(e.g., Goh, 2000; Zielenski, 2008), paused transcription (e.g., Estes,
2014; Field, 2008c), and priming studies (e.g., Cutler, 2012), among
others. Paused transcription has the advantage that it focuses spe-
cically on aural decoding, but without divorcing the target phrases
from a natural context in connected speech and discourse or prevent-
ing learners from also applying top-down processes as they would in
natural listening. In paused transcription, subjects are asked to listen
to an extended text into which pauses have been inserted at irregular
intervals. During each pause, subjects write down the last phrase (4-5
words) that they heard. e written phrases can then be compared to
the original text and coded for accuracy.
e rationale for this method is that it taps into a listening process
that replicates a real-world one. Subjects listen to the recording
with a view to following its meaning, and it is only when a pause
occurs that they switch attention to word level. Memory eects
are limited by the fact that subjects are asked to transcribe around
four or ve words – well within the range of Miller’s (1956) sev-
en plus or minus two. Furthermore … listeners retain verbatim
word forms until major clause boundaries and only then “wrap
them up” by replacing them with representations in propositional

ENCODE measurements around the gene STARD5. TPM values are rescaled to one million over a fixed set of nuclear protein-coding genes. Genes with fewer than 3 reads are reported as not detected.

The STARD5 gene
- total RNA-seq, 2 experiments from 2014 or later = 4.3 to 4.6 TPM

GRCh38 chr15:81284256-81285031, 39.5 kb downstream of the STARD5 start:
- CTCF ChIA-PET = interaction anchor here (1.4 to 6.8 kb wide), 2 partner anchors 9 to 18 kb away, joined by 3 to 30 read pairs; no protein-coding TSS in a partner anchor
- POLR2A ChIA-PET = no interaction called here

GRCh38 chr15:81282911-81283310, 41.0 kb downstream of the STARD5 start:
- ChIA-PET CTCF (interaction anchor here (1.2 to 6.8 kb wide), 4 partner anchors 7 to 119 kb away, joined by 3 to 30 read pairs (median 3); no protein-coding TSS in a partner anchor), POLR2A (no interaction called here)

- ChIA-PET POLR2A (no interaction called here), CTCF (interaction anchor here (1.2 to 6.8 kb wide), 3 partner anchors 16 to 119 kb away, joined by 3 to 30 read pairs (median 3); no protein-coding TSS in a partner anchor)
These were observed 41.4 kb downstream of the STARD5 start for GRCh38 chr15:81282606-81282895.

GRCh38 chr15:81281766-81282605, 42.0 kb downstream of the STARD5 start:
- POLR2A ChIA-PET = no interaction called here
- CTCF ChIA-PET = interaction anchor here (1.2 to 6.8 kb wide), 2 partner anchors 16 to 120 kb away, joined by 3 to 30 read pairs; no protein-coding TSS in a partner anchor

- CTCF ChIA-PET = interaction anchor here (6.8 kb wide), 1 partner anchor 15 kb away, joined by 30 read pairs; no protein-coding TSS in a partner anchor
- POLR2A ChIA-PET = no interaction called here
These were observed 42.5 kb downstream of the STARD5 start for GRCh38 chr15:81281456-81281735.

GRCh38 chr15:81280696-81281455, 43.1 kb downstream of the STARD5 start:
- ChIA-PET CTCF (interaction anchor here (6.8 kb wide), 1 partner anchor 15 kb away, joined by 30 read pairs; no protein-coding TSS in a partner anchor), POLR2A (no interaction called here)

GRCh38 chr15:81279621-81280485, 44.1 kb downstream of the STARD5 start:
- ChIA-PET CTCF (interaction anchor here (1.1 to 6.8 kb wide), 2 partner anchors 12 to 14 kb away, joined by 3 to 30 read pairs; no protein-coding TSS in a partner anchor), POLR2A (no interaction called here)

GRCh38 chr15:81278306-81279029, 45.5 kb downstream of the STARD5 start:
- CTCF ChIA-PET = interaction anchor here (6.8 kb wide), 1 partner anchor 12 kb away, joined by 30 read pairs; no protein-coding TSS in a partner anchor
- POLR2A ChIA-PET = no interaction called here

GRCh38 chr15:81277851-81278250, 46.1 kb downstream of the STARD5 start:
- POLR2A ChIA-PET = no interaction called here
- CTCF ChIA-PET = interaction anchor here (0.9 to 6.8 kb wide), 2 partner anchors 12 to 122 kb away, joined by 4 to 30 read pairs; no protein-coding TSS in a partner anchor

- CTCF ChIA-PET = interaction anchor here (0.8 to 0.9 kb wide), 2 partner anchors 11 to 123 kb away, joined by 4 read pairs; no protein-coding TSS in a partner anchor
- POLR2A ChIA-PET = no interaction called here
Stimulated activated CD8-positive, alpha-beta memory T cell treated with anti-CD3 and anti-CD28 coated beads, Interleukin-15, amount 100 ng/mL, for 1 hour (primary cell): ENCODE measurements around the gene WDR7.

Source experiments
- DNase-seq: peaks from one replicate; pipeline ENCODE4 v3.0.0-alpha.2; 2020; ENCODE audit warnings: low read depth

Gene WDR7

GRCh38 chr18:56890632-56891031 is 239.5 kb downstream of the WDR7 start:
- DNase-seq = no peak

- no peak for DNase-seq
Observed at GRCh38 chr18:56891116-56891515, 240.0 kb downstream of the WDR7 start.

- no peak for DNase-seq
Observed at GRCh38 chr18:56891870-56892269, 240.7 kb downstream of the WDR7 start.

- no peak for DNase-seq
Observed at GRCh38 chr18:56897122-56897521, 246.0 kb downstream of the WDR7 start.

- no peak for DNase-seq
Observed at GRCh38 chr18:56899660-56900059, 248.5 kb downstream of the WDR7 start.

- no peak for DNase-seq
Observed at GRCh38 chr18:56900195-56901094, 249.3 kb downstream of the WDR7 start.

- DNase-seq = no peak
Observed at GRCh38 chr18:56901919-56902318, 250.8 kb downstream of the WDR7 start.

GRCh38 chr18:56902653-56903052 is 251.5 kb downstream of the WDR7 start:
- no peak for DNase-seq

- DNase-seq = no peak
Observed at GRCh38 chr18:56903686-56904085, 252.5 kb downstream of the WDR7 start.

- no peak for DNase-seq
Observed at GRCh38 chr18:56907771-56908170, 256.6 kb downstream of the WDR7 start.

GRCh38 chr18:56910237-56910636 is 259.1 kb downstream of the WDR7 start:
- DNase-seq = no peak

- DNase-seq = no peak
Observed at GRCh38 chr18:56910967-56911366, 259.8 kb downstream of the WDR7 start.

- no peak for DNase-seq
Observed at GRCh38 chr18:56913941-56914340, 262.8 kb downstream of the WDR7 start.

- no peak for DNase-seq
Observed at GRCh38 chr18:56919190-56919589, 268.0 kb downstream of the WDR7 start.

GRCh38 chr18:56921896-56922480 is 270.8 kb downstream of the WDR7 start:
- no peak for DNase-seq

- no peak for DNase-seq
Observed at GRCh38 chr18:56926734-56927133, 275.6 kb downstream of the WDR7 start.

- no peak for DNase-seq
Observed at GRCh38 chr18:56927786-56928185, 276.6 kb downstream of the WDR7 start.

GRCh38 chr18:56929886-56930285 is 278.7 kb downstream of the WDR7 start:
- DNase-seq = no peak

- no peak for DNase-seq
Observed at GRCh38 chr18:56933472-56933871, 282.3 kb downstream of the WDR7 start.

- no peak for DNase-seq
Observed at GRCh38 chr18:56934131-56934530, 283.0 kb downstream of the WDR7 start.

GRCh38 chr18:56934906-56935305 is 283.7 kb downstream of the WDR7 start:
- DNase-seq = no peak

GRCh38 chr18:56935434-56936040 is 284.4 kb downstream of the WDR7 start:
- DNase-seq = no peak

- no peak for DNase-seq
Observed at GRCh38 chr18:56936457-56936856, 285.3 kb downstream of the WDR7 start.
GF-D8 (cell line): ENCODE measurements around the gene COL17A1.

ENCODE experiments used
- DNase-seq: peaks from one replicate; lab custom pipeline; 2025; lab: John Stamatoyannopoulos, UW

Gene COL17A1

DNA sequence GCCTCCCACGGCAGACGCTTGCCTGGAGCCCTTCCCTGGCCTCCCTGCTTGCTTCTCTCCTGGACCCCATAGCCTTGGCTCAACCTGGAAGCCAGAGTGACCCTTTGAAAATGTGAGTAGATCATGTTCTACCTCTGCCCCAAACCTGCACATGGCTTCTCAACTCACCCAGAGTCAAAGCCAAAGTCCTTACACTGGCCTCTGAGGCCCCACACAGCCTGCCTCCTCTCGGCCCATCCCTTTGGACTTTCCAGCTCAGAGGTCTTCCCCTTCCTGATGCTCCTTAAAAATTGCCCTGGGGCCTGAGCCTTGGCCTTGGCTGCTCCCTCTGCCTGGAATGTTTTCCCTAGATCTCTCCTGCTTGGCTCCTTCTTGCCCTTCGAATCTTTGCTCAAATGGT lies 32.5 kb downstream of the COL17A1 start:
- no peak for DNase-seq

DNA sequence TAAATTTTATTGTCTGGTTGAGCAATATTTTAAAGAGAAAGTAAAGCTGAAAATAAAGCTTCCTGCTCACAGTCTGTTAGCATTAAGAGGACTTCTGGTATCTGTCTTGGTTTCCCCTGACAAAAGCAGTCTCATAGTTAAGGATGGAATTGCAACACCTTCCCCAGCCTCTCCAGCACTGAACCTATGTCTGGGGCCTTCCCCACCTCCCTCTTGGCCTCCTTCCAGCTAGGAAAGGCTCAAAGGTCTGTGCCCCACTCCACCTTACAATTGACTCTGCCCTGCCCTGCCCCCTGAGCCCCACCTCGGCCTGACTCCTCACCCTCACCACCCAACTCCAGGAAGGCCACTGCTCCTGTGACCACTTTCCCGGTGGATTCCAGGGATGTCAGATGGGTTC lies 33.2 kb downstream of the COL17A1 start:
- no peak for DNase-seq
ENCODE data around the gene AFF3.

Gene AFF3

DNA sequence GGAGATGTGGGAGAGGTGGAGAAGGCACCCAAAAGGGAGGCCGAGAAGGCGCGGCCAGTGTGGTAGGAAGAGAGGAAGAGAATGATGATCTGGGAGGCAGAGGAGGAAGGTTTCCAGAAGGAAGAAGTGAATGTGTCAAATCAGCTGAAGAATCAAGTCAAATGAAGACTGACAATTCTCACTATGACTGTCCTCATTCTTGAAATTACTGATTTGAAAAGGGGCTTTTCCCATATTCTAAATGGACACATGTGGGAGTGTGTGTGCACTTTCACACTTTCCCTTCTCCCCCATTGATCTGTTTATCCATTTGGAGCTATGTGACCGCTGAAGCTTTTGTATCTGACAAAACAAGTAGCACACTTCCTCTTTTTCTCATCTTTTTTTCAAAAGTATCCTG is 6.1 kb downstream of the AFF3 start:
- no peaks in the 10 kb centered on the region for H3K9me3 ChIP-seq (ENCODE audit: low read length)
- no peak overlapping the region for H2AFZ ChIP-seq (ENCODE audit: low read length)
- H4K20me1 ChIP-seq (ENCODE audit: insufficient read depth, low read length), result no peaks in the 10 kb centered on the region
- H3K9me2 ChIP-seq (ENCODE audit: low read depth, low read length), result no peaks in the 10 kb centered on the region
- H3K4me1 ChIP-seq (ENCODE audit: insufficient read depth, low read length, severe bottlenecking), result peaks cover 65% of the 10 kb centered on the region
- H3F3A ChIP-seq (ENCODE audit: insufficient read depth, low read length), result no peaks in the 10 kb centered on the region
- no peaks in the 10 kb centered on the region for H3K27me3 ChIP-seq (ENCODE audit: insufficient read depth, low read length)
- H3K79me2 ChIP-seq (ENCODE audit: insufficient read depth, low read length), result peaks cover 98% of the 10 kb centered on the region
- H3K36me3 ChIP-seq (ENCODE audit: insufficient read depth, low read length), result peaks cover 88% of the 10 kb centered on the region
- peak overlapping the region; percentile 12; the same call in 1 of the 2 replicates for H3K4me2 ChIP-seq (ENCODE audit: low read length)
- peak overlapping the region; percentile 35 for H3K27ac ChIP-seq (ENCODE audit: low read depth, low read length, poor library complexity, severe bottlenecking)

form. (Field, 2008b, pp. 16-17)
e CATESOL Journal 29.2 • 2017 • 85
Study participants were students in intact listening and speaking
classes at a university-based Intensive English Program. Participants
(N=77) included 48 upper-level students and 29 midlevel students
who spoke Chinese (65.4%), Japanese (10.2%), or Arabic (24.4%) as
their rst language. ey had already studied in the US for an average
of about 11 months, and a t-test showed that the length of residence
was not signicantly dierent between students in the two levels.
ree listening texts were used for the paused transcription study.
e rst two texts were from listening textbooks and graded for easy
comprehension at the two prociency levels. A third text was taken
from an authentic university lecture available online. In addition, a
very short text was prepared for use as a sample/warm-up activity to
clarify the paused transcription procedure.
All three audio texts were similar in length (see Table 1). Each
was structured as an academic talk or lecture, with a relatively infor-
mal tone and some features of oral language (the textbook record-
ings were scripted and performed by actors, but some of these features
were written into the script). All speakers had standard North Ameri-
can accents.
Table 1
Origin, Topic, and Length of Listening Texts
Warm-up Text 1 Text 2 Text 3
Origin Pathways 2 Pathways 2 Learn to
Listen, Listen
to Learn
Open Yale
Topi c Comparing
Changes in our
Women and
relationship to
Length 0:44 2:58 3:32 3:21
Word s 104 (142
387 (130 wpm) 498 (141
561 (167
Note. *words per minute.
For each audio text, Cobb’s (n.d.) VocabProler was used to se-
lect four-word phrases for transcription. Twelve phrases were selected
from each audio text, for a total of 144 words (see Appendix A). Of
86e CATESOL Journal 29.2 • 2017